Though a small underreported amount wouldn’t affect your business activities, a large amount, on the other hand, can wreak havoc. Moreover, failure to report accurate income lands small businesses in more trouble than they could handle.
You can claim more deductions or let the IRS authorities know about the underreported income. Tax authorities take underreporting seriously because it ultimately creates a national tax gap. Small businesses need to cross the line red line between what is considered negligence and tax evasion.
So long as you are unaware of your actual income, the IRS would just impose a penalty, but wouldn’t view it as a tax evasion act. However, you can face criminal prosecution if the IRS established the grounds that you knowingly evaded your taxes.
The ambiguity as to what counts as a business expense often leaves small business owners bewildered. This process becomes even trickier when your personal and professional lives are intertwined. The wise choice would be to seek the counsel of a professional tax expert who can put together your precise business requirements.
❖ Capital Expenses
As a small business owner, you can deduct capital expenses. The nature of such costs is viewed as assets because they are investments. You can capitalize cost on your business assets, improvements, and startup costs.
❖ Apply Limitations
It is vital to remember that you can deduct more than 50% of the meal and entertainment costs. That said, you can’t write off more than $5000 startup costs without amortization to divide the number of payments.
❖ What about the Home Office Deductions?
Small business owners frequently have to use their home for business purposes. You can continue to deduct business expenses like insurance, utility bills, maintenance costs, and mortgage interest.
❖ Other Unused Deductions and Carryovers
Tax deductions such as car expense, retirement plan, rent expense, and employees’ salary can be carried over to the next tax year. You should focus on differentiating between personal and business expenses. To put it bluntly, any personal expense used for business can be classified as deductible.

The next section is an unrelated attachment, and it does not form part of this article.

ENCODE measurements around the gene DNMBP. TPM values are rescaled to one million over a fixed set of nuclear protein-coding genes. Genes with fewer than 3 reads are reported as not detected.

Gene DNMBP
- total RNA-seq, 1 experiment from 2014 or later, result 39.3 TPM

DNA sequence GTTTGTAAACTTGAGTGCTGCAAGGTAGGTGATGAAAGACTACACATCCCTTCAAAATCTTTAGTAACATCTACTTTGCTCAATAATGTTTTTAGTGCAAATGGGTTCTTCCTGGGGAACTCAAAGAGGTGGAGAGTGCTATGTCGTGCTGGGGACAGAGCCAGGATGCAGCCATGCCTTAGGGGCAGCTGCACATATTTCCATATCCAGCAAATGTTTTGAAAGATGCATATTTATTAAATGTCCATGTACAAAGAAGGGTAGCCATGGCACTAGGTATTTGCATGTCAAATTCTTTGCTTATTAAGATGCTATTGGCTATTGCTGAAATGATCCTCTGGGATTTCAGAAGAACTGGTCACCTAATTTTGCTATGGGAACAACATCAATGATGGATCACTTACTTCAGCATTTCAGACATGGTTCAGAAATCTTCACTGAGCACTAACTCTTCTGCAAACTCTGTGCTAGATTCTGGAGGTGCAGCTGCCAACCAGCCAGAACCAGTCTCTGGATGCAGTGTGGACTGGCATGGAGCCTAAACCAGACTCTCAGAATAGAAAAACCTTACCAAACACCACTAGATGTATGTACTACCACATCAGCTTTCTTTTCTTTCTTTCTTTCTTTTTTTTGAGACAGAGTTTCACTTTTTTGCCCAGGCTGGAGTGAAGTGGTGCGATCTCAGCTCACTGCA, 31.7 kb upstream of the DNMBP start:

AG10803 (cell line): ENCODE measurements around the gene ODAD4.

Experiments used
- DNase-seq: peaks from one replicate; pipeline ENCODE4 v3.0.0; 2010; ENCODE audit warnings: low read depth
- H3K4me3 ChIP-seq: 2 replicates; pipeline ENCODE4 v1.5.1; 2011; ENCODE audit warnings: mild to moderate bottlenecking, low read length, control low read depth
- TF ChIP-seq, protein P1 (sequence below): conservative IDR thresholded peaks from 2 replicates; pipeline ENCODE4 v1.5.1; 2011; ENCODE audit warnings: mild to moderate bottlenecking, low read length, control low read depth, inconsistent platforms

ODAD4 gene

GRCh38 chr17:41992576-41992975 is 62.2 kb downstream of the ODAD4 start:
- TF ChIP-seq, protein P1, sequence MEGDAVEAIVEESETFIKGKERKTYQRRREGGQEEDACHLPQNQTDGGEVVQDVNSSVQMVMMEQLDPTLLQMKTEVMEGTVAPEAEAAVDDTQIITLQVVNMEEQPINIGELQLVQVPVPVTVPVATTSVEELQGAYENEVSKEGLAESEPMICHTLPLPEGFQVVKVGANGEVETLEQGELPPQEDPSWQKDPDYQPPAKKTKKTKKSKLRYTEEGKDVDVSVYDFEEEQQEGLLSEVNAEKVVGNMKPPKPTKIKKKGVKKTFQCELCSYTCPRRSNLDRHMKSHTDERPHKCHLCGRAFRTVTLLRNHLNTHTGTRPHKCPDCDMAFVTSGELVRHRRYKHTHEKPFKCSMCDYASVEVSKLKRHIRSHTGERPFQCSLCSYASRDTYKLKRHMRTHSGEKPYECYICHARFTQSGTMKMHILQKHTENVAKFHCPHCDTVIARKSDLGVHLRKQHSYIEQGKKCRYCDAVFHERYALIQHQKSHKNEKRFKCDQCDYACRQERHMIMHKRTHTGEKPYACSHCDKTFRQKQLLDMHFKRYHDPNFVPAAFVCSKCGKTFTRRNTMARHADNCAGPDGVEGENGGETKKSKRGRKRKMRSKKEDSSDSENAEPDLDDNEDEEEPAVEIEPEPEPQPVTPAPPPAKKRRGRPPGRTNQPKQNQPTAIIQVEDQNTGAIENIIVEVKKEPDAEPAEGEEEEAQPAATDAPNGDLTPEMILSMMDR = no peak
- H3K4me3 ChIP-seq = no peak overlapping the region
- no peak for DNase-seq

The Lack and Need of Professional Help
Sure, Section 179 allows small businesses plenty of wiggle room when it comes to expense deductions. However, the criteria to apply these changes can vary. What’s more is that some of these deductions get modified and even expire every year.
A tax consultant, on the other hand, can help you note down the parameters as to how far ahead can you plan. The underlying purpose of planning is to get more organized so that you can manage your records. Also, apply the same rules when it comes to organizing to avoid the distress rush during tax season.
Moreover, you can also present your tax data to a professional tax consultant and align his or her judgment whether your tax software is compatible enough to render correct results.
You may have considerable tax knowledge, but working with a tax professional gives you a fresh perspective of the available data. It is very likely that you may have missed out something that a tax expert can identify.
You cannot rewrite the tax system, but you can certainly evaluate the current tax issues. Collaborate and start working with your team members to get the assistance of a tax professional who can objectively give you advice on how to deal with present tax problems and develop a suitable tax strategy.